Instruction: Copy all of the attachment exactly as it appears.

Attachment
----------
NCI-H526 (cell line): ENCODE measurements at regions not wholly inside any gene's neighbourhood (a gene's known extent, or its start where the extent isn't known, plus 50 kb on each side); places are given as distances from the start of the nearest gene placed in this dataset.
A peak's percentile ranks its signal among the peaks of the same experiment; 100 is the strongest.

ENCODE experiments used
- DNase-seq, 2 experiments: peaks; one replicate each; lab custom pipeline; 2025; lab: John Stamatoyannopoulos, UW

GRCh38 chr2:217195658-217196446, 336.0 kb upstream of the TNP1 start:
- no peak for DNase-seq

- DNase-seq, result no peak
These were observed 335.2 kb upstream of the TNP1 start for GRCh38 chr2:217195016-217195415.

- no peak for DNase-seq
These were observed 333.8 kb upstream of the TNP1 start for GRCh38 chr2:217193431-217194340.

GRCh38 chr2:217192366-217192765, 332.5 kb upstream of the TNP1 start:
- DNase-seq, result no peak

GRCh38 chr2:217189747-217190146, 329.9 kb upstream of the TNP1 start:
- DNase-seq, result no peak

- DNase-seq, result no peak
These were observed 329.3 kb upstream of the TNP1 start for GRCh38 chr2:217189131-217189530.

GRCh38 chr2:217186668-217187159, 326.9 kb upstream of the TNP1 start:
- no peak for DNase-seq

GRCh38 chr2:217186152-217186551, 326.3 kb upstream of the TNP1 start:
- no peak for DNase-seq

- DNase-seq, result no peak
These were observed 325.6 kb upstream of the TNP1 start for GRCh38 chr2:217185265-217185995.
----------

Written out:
NCI-H526 (cell line): ENCODE measurements at regions not wholly inside any gene's neighbourhood (a gene's known extent, or its start where the extent isn't known, plus 50 kb on each side); places are given as distances from the start of the nearest gene placed in this dataset.
A peak's percentile ranks its signal among the peaks of the same experiment; 100 is the strongest.

ENCODE experiments used
- DNase-seq, 2 experiments: peaks; one replicate each; lab custom pipeline; 2025; lab: John Stamatoyannopoulos, UW

GRCh38 chr2:217195658-217196446, 336.0 kb upstream of the TNP1 start:
- no peak for DNase-seq

- DNase-seq, result no peak
These were observed 335.2 kb upstream of the TNP1 start for GRCh38 chr2:217195016-217195415.

- no peak for DNase-seq
These were observed 333.8 kb upstream of the TNP1 start for GRCh38 chr2:217193431-217194340.

GRCh38 chr2:217192366-217192765, 332.5 kb upstream of the TNP1 start:
- DNase-seq, result no peak

GRCh38 chr2:217189747-217190146, 329.9 kb upstream of the TNP1 start:
- DNase-seq, result no peak

- DNase-seq, result no peak
These were observed 329.3 kb upstream of the TNP1 start for GRCh38 chr2:217189131-217189530.

GRCh38 chr2:217186668-217187159, 326.9 kb upstream of the TNP1 start:
- no peak for DNase-seq

GRCh38 chr2:217186152-217186551, 326.3 kb upstream of the TNP1 start:
- no peak for DNase-seq

- DNase-seq, result no peak
These were observed 325.6 kb upstream of the TNP1 start for GRCh38 chr2:217185265-217185995.